All non-Icelandic samples and a subset of the Icelandic samples were genotyped using Centaurus single-track assays (15). Primer sequences for assays are available on request. For each SNP tested by single-track assay, all samples were genotyped at the deCODE Genetics facility. Clustering algorithms were applied, and manual editing was carried out in the same way for all samples. Two standard DNA samples and water blanks were included on every plate.

Assessment for potential overlap with regulatory regions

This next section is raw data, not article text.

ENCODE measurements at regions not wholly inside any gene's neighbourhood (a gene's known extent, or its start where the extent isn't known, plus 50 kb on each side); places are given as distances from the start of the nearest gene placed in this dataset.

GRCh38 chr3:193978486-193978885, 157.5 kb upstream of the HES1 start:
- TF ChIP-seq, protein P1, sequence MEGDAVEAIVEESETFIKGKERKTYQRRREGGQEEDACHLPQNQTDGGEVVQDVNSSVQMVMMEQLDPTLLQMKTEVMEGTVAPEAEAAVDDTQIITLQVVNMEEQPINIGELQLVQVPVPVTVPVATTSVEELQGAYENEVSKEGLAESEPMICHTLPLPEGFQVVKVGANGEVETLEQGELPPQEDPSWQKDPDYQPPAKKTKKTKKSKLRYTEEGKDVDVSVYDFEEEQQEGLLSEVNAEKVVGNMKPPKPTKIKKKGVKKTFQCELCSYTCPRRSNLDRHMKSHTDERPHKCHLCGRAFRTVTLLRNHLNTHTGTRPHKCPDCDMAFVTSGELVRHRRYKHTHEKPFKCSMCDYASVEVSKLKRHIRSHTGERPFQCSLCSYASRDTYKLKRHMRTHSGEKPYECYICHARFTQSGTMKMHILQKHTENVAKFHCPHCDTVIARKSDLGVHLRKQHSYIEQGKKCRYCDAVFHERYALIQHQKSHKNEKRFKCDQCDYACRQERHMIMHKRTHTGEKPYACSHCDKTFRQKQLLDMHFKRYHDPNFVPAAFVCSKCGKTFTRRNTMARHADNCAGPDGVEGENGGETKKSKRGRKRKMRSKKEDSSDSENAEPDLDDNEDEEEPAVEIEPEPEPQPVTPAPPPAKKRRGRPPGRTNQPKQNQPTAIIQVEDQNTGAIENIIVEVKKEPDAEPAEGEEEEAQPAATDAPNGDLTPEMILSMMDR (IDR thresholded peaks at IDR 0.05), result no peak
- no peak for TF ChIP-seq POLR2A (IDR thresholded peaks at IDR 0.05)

For each region examined (chr20:2,158,646-2,258,645 for TGM3 and chr8:101,064,000-101,170,000 for RGS22), we took the strongest signal (i.e. rs214782 and rs7006527 for TGM3 and RGS22, respectively) and identified all SNPs and small indels in LD with it at r2 > 0.8 (excluding SNPs with low imputation information values). We then adjusted the P-value and OR of the strongest signal for the effect of each correlated SNP in turn. If the resulting Padj was greater than an arbitrary threshold of 10−4, we considered that the correlated SNP in question could not be resolved statistically from the SNP showing the strongest signal. This yielded a set of 40 correlated variants for the TGM3 locus and 24 variants for the RGS22 locus. Note that in this procedure, the analysis is limited to SNPs and small indels that were identified by the whole-genome sequencing and which could be imputed with information values of ≥0.9, [see (8)]. Note also that we limited the search to the top signals at each locus, on the grounds that little resolution is achieved by this method unless the initial signal is reasonably strong. For each of the unresolvable variants identified, we searched ENCODE data (16,17) for physical overlaps between the variant location and suspected regulatory sites as follows: firstly, we used Ensembl to determine whether the variant location has been assigned an ENSR number. Secondly, we examined the UCSC hg19 data with particular emphasis on the “Integrated Regulation from ENCODE” supertrack set. Thirdly, we examined the data as presented in HaploReg v2 (37). And fourthly, we examined the relevant entry in RegulomeDB (38).